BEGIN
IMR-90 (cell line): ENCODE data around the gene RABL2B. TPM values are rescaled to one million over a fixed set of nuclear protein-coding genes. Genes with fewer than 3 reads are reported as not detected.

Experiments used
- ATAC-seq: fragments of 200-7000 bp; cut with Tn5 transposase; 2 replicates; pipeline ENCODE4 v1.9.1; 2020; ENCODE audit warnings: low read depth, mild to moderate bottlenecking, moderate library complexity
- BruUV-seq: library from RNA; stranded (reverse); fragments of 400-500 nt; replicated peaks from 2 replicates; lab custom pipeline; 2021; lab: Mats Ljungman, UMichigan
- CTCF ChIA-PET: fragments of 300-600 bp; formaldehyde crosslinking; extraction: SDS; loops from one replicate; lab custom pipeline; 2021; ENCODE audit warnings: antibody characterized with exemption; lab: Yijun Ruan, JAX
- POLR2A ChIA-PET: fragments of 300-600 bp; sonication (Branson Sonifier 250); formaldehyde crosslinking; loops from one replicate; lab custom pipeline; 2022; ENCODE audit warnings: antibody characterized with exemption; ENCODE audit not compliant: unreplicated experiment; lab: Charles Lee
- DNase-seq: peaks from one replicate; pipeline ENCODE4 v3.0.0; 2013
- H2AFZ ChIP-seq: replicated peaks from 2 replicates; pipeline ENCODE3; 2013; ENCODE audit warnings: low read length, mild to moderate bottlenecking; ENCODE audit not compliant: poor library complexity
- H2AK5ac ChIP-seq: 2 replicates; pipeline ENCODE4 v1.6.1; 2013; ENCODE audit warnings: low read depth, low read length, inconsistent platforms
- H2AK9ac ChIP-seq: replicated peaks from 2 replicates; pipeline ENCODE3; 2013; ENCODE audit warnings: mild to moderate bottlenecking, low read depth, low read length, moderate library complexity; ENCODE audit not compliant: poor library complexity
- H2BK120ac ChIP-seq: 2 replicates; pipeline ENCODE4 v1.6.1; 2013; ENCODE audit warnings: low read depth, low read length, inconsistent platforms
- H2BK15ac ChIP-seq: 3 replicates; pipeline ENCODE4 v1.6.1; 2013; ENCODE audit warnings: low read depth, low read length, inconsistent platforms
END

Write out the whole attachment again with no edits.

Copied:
IMR-90 (cell line): ENCODE data around the gene RABL2B. TPM values are rescaled to one million over a fixed set of nuclear protein-coding genes. Genes with fewer than 3 reads are reported as not detected.

Experiments used
- ATAC-seq: fragments of 200-7000 bp; cut with Tn5 transposase; 2 replicates; pipeline ENCODE4 v1.9.1; 2020; ENCODE audit warnings: low read depth, mild to moderate bottlenecking, moderate library complexity
- BruUV-seq: library from RNA; stranded (reverse); fragments of 400-500 nt; replicated peaks from 2 replicates; lab custom pipeline; 2021; lab: Mats Ljungman, UMichigan
- CTCF ChIA-PET: fragments of 300-600 bp; formaldehyde crosslinking; extraction: SDS; loops from one replicate; lab custom pipeline; 2021; ENCODE audit warnings: antibody characterized with exemption; lab: Yijun Ruan, JAX
- POLR2A ChIA-PET: fragments of 300-600 bp; sonication (Branson Sonifier 250); formaldehyde crosslinking; loops from one replicate; lab custom pipeline; 2022; ENCODE audit warnings: antibody characterized with exemption; ENCODE audit not compliant: unreplicated experiment; lab: Charles Lee
- DNase-seq: peaks from one replicate; pipeline ENCODE4 v3.0.0; 2013
- H2AFZ ChIP-seq: replicated peaks from 2 replicates; pipeline ENCODE3; 2013; ENCODE audit warnings: low read length, mild to moderate bottlenecking; ENCODE audit not compliant: poor library complexity
- H2AK5ac ChIP-seq: 2 replicates; pipeline ENCODE4 v1.6.1; 2013; ENCODE audit warnings: low read depth, low read length, inconsistent platforms
- H2AK9ac ChIP-seq: replicated peaks from 2 replicates; pipeline ENCODE3; 2013; ENCODE audit warnings: mild to moderate bottlenecking, low read depth, low read length, moderate library complexity; ENCODE audit not compliant: poor library complexity
- H2BK120ac ChIP-seq: 2 replicates; pipeline ENCODE4 v1.6.1; 2013; ENCODE audit warnings: low read depth, low read length, inconsistent platforms
- H2BK15ac ChIP-seq: 3 replicates; pipeline ENCODE4 v1.6.1; 2013; ENCODE audit warnings: low read depth, low read length, inconsistent platforms